UBAWA: If you had to choose one category, where would writing fall for you: a hobby, a passion, a career, or a gift? Explain
Shay: I would have to say it’s a passion for me. I'm in love with writing. It may sound funny but I like how I can make up a character and either make a person love them or hate them. It's about control. I can't control the world we live in, but I can control the world my characters reside in. Writing is something I have never strayed far away from and more than likely never will. It's my mark on the world.
UBAWA: Some things are not for everybody. Do you think writing could apply to this statement?
Shay: Yes. With the ease of e-book publishing anyone can write a book and submit it online. Take for instance some celebrities. They may be the best singer or rapper, actress or TV personality and may have won numerous awards and accolades, but this doesn't mean that they will be the best author or the best writer. I have read books by celebrities and I shake my head knowing their celebrity over powered their actual skills.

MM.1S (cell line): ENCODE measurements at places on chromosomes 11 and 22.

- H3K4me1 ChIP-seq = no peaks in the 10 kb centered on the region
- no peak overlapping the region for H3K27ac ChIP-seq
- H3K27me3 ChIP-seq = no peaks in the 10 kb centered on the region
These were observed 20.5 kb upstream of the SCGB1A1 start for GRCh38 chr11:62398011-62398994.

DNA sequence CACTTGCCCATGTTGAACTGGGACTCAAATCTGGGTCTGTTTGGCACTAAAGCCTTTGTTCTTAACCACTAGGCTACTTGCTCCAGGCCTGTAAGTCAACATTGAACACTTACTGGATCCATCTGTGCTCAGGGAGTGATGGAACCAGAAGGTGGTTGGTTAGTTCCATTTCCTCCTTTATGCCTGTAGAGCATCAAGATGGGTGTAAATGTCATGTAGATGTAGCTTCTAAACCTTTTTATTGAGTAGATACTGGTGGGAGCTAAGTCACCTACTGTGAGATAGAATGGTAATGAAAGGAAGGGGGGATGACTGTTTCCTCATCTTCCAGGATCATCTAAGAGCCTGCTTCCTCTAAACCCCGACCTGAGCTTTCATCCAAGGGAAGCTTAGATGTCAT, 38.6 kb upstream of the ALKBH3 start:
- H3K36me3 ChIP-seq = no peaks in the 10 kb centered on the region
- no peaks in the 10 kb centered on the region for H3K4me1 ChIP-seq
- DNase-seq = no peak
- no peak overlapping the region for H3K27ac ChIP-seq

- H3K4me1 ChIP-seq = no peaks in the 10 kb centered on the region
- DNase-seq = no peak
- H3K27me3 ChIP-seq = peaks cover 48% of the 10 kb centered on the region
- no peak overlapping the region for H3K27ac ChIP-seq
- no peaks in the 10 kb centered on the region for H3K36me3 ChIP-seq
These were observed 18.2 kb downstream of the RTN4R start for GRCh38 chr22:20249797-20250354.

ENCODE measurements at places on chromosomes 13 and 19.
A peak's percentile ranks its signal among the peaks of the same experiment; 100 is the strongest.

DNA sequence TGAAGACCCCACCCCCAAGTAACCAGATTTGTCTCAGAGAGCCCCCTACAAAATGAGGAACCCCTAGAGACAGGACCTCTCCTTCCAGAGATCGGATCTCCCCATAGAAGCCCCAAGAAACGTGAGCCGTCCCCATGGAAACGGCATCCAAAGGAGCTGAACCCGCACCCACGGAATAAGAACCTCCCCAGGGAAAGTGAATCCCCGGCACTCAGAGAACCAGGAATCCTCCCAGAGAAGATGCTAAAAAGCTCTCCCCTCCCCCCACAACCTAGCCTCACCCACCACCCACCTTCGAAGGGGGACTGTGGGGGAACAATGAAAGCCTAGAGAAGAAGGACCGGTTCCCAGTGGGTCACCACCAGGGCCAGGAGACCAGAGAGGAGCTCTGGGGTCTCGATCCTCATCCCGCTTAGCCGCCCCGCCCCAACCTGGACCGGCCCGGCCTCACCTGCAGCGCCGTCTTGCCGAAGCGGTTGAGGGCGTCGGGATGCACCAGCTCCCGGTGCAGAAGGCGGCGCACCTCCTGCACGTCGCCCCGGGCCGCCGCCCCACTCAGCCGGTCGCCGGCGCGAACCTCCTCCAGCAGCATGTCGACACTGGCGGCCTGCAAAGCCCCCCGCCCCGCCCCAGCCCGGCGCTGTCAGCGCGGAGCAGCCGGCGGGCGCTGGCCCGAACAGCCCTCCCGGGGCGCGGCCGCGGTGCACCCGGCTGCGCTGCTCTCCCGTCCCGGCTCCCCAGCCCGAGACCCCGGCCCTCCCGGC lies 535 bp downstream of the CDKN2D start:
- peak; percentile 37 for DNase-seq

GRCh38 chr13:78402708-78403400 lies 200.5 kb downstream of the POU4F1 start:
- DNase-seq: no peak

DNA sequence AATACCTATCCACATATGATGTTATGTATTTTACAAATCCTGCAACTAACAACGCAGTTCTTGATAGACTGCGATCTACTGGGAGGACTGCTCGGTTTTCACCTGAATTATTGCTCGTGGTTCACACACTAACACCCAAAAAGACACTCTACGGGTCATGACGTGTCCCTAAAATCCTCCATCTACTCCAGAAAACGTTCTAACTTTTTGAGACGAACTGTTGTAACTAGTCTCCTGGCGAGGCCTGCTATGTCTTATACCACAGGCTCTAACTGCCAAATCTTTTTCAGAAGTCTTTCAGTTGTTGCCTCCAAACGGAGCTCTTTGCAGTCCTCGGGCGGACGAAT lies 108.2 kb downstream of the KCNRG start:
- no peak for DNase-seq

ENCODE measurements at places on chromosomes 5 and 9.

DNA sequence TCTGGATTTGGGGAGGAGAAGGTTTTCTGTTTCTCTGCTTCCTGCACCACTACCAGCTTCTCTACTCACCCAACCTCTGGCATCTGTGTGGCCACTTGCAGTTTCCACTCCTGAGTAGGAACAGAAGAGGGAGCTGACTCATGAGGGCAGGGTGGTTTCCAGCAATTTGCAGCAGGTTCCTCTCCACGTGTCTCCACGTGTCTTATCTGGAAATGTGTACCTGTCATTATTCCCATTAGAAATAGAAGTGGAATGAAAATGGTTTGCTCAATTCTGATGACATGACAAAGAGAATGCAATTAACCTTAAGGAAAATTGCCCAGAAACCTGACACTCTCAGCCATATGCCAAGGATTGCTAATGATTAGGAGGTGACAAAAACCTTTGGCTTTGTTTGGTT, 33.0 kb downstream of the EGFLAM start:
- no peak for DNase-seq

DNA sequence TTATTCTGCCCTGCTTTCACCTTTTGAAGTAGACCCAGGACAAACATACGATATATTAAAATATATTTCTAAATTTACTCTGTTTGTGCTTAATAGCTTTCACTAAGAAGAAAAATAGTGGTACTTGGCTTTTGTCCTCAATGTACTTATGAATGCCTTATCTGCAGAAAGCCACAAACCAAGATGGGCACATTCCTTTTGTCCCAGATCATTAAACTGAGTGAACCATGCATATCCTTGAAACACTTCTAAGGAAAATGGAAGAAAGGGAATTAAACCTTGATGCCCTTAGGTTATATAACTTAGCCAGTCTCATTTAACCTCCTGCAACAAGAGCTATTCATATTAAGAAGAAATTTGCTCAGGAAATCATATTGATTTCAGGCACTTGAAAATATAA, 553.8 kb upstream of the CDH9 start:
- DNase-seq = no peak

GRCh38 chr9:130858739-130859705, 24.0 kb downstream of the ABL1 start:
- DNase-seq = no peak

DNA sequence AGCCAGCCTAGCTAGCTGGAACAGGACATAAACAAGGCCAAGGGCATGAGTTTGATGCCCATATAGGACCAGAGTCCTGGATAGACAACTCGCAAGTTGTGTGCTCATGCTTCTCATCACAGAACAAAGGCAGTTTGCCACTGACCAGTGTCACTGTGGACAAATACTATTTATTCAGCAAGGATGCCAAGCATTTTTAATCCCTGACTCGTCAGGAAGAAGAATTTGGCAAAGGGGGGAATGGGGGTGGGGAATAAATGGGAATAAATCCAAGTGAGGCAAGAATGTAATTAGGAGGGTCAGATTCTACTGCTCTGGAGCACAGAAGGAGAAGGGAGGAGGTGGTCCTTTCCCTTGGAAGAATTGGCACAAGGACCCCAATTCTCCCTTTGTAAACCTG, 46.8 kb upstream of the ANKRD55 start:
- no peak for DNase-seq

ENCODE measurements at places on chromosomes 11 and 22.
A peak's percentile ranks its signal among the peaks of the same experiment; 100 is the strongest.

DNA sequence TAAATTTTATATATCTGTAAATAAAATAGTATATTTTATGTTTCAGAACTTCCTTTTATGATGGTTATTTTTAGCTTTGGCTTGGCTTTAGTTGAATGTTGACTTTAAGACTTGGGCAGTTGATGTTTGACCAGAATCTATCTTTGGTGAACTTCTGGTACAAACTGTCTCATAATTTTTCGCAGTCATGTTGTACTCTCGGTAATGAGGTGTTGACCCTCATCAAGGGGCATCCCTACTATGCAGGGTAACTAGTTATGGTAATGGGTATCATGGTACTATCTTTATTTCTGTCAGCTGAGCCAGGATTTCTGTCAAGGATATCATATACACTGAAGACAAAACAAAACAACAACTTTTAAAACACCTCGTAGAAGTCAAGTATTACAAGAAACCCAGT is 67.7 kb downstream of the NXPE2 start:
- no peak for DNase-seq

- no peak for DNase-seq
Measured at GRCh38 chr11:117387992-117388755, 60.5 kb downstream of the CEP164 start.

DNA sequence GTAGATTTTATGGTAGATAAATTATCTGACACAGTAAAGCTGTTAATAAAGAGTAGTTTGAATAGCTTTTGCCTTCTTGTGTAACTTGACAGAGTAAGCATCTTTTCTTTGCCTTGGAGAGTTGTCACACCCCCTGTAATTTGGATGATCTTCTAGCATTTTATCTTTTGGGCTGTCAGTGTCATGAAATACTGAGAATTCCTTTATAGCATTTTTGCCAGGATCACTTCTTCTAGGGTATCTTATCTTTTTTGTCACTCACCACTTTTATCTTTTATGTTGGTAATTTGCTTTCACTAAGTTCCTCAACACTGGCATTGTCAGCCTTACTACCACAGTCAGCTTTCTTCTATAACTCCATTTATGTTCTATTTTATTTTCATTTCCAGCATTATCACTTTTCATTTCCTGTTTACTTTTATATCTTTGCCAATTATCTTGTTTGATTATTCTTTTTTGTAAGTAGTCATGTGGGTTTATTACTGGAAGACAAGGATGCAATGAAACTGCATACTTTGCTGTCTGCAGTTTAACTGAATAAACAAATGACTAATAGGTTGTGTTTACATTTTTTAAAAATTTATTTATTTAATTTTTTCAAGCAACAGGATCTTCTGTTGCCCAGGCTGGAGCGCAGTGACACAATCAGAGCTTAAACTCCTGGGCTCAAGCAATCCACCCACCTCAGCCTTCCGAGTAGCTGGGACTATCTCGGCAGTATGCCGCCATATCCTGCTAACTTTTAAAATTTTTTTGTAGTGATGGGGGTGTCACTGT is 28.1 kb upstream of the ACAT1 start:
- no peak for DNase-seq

UBAWA: Do you use an outline before you write or do you just write?
Shay: I tried to use a formal outline, but that just doesn't work for me. I may jot down where I want the story to go, the climax, and the ending, but for the most part I write. I sit in front of my computer and it flows.
UBAWA: Many authors prefer complete silence when they're in the writing lab, how do you like to set your atmosphere?
Shay: I like silence or music playing. Since I have children I just need to be away from them for awhile, so that I can get into what I am doing.
UBAWA: What makes your writing style different and unique?
Shay: I don't write the typical stories based on selling drugs, prostitution, money, murder and the gangster mentalities that litter the urban book industry. I try to make my stories like a roller coaster ride with twists and turns and surprise endings. I approach subjects that others may not think of talking about and weave a story around the subject.
UBAWA: Do you think it's helpful to invest money into taking writing classes and workshops or are you a self-taught writer?
Shay: I am self-taught, but I have taken some writing classes while in college. It is helpful to brush up on your skills and you can never be over-educated. Investing money to perfect your craft will be beneficial in the long run, so I believe taking a few classes will do a writer well.